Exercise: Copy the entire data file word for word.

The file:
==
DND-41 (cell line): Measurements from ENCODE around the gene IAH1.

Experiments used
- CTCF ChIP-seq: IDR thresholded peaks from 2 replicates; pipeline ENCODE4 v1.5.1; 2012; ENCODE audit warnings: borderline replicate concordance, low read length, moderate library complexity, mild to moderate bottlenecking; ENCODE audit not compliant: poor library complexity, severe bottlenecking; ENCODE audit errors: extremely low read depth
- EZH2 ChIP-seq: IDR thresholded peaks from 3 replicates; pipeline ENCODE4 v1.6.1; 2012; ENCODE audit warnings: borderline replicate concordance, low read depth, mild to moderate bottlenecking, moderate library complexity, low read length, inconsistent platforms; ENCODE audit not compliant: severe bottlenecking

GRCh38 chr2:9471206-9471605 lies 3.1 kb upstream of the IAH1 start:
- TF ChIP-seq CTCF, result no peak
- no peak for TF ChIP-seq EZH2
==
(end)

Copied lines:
DND-41 (cell line): Measurements from ENCODE around the gene IAH1.

Experiments used
- CTCF ChIP-seq: IDR thresholded peaks from 2 replicates; pipeline ENCODE4 v1.5.1; 2012; ENCODE audit warnings: borderline replicate concordance, low read length, moderate library complexity, mild to moderate bottlenecking; ENCODE audit not compliant: poor library complexity, severe bottlenecking; ENCODE audit errors: extremely low read depth
- EZH2 ChIP-seq: IDR thresholded peaks from 3 replicates; pipeline ENCODE4 v1.6.1; 2012; ENCODE audit warnings: borderline replicate concordance, low read depth, mild to moderate bottlenecking, moderate library complexity, low read length, inconsistent platforms; ENCODE audit not compliant: severe bottlenecking

GRCh38 chr2:9471206-9471605 lies 3.1 kb upstream of the IAH1 start:
- TF ChIP-seq CTCF, result no peak
- no peak for TF ChIP-seq EZH2